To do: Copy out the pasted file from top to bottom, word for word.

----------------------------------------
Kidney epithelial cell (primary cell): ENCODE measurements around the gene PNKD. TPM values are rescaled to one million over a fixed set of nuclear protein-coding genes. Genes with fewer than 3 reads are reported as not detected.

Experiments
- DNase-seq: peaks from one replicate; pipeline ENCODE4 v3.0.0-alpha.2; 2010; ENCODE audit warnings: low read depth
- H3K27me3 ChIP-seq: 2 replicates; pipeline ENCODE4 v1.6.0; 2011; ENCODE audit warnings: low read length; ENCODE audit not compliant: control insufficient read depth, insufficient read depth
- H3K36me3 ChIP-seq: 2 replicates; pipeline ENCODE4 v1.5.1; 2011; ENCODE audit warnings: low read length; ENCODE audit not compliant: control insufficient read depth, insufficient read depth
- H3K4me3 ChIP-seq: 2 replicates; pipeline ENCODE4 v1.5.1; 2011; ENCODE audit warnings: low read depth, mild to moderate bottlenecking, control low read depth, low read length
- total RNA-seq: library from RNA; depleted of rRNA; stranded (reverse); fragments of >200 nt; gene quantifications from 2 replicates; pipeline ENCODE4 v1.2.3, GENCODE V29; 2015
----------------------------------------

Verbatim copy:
Kidney epithelial cell (primary cell): ENCODE measurements around the gene PNKD. TPM values are rescaled to one million over a fixed set of nuclear protein-coding genes. Genes with fewer than 3 reads are reported as not detected.

Experiments
- DNase-seq: peaks from one replicate; pipeline ENCODE4 v3.0.0-alpha.2; 2010; ENCODE audit warnings: low read depth
- H3K27me3 ChIP-seq: 2 replicates; pipeline ENCODE4 v1.6.0; 2011; ENCODE audit warnings: low read length; ENCODE audit not compliant: control insufficient read depth, insufficient read depth
- H3K36me3 ChIP-seq: 2 replicates; pipeline ENCODE4 v1.5.1; 2011; ENCODE audit warnings: low read length; ENCODE audit not compliant: control insufficient read depth, insufficient read depth
- H3K4me3 ChIP-seq: 2 replicates; pipeline ENCODE4 v1.5.1; 2011; ENCODE audit warnings: low read depth, mild to moderate bottlenecking, control low read depth, low read length
- total RNA-seq: library from RNA; depleted of rRNA; stranded (reverse); fragments of >200 nt; gene quantifications from 2 replicates; pipeline ENCODE4 v1.2.3, GENCODE V29; 2015